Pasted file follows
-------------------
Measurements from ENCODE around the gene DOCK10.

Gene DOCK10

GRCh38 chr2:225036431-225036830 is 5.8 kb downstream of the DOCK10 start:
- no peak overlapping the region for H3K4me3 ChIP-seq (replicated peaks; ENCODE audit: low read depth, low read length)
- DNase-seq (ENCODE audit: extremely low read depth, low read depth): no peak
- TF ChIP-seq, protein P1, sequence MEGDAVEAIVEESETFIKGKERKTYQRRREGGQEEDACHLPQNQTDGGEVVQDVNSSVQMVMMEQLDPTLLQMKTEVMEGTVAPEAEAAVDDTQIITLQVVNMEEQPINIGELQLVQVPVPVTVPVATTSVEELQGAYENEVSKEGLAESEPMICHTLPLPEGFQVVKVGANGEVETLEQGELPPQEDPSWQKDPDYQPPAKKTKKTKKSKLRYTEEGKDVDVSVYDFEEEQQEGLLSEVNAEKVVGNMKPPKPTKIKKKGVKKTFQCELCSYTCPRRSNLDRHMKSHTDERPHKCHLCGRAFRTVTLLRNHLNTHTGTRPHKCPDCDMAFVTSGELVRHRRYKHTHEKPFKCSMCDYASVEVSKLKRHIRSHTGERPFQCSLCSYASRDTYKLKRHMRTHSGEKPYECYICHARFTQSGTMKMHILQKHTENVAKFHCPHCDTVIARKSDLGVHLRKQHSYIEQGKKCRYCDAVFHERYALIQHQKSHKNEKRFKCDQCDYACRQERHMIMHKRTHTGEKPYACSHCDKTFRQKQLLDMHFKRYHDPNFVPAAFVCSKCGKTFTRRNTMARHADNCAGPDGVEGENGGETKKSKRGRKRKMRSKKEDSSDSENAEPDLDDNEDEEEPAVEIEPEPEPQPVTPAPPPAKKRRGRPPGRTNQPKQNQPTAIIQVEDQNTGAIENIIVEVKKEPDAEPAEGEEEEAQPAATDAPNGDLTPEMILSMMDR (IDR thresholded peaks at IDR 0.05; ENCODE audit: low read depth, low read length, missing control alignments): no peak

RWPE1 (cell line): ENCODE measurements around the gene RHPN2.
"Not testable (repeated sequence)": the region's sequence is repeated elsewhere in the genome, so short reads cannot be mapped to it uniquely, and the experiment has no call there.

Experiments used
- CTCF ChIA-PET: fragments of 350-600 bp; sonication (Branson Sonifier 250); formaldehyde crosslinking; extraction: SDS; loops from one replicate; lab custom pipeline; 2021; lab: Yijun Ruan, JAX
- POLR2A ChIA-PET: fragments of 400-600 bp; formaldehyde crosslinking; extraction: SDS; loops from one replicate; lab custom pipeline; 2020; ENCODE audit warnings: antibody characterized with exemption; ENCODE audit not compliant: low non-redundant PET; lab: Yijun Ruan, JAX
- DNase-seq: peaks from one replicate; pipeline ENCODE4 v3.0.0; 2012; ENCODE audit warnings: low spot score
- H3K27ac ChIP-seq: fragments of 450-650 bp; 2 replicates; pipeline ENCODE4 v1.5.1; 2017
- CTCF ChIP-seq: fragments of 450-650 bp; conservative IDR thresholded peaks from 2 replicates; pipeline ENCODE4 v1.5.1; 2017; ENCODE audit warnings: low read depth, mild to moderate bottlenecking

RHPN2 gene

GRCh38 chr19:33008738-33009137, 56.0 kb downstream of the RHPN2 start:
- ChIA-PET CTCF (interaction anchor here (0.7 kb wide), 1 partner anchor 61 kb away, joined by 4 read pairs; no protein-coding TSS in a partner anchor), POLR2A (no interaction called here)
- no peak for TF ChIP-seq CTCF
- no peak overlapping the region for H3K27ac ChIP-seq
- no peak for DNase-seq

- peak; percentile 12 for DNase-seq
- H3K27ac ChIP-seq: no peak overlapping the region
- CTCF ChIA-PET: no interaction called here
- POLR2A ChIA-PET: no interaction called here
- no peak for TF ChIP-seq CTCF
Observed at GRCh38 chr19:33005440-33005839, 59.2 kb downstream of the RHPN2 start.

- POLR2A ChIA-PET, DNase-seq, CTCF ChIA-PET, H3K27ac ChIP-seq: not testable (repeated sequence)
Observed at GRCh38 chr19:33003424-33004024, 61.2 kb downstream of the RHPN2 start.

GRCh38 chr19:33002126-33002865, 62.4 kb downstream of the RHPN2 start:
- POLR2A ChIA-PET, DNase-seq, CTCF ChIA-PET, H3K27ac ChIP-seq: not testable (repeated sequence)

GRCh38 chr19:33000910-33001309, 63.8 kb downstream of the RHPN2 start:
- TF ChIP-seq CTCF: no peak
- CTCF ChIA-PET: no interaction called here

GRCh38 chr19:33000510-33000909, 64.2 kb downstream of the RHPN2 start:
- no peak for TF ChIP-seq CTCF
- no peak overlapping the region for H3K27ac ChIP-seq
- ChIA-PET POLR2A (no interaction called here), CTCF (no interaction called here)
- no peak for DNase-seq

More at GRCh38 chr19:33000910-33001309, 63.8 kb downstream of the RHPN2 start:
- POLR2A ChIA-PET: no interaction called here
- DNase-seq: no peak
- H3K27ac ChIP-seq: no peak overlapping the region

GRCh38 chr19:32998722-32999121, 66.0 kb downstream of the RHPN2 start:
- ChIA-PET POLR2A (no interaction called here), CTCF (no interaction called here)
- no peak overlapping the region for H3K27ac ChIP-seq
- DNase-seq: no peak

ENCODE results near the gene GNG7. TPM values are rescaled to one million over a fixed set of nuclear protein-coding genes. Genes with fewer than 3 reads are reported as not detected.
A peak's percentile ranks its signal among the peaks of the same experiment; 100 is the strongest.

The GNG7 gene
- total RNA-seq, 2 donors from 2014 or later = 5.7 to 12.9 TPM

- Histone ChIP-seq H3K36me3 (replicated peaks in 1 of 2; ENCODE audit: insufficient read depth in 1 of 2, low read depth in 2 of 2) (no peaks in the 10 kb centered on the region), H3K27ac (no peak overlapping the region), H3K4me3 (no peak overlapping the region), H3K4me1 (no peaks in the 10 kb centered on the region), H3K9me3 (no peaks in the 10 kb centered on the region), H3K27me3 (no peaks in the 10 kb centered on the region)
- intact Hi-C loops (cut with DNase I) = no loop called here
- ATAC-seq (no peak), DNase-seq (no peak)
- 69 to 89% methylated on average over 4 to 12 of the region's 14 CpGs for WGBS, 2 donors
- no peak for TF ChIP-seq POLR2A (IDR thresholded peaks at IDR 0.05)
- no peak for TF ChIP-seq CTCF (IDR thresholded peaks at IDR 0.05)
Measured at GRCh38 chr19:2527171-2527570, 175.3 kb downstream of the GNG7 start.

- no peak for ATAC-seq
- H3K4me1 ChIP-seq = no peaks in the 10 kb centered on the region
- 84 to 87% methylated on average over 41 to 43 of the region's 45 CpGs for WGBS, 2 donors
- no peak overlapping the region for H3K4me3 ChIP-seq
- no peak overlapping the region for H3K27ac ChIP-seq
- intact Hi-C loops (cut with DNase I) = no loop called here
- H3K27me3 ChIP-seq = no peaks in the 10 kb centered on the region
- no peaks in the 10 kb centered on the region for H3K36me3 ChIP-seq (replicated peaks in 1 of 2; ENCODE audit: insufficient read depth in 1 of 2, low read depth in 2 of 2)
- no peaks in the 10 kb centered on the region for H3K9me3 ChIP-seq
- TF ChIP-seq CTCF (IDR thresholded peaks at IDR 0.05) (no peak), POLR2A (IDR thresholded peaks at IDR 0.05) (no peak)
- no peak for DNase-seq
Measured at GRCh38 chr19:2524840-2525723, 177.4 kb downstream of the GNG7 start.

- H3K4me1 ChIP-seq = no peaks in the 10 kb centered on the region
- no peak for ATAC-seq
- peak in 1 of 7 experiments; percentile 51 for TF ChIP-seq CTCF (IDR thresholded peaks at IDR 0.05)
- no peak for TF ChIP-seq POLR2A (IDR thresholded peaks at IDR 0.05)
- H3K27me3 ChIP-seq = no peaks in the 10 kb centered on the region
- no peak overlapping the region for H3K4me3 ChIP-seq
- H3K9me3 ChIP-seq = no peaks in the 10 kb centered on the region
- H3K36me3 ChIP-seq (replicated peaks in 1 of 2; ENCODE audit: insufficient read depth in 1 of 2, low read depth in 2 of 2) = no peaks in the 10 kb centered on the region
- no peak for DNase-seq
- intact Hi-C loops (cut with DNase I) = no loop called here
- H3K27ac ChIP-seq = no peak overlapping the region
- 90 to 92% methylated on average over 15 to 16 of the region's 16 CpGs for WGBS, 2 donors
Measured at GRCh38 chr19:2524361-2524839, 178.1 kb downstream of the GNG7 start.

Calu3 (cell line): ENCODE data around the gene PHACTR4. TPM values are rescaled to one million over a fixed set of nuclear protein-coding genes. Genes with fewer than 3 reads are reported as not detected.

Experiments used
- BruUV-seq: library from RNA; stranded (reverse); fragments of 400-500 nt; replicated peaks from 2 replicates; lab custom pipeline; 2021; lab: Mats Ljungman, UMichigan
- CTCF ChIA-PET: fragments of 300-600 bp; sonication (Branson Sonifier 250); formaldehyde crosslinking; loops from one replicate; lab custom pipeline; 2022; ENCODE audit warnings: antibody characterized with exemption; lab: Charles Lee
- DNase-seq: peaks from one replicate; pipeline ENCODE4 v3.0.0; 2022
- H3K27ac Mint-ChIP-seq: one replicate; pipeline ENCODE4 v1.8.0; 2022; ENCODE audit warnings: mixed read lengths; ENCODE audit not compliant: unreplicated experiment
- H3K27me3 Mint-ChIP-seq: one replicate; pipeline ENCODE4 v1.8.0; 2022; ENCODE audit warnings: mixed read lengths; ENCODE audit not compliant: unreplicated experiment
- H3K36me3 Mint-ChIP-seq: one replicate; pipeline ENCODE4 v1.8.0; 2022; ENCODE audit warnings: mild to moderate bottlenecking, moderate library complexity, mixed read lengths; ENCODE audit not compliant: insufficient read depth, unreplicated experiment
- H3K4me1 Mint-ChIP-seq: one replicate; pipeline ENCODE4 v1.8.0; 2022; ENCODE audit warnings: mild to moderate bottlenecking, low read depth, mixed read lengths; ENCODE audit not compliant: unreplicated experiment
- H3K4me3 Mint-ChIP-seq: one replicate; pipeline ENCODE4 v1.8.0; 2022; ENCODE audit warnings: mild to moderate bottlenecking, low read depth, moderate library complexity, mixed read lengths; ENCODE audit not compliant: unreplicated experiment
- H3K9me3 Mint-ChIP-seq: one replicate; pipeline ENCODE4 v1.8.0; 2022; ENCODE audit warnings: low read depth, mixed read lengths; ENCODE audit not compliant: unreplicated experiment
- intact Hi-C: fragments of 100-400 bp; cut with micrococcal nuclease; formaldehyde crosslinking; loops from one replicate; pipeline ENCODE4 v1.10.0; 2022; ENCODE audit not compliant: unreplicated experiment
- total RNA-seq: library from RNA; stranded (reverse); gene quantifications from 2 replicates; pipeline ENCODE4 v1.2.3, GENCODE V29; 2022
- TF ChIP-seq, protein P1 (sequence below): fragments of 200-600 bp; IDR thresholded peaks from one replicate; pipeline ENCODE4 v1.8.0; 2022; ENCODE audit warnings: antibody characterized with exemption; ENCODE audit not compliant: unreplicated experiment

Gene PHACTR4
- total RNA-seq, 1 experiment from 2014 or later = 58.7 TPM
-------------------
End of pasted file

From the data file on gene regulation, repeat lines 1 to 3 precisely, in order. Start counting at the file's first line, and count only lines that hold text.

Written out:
Measurements from ENCODE around the gene DOCK10.

Gene DOCK10

GRCh38 chr2:225036431-225036830 is 5.8 kb downstream of the DOCK10 start: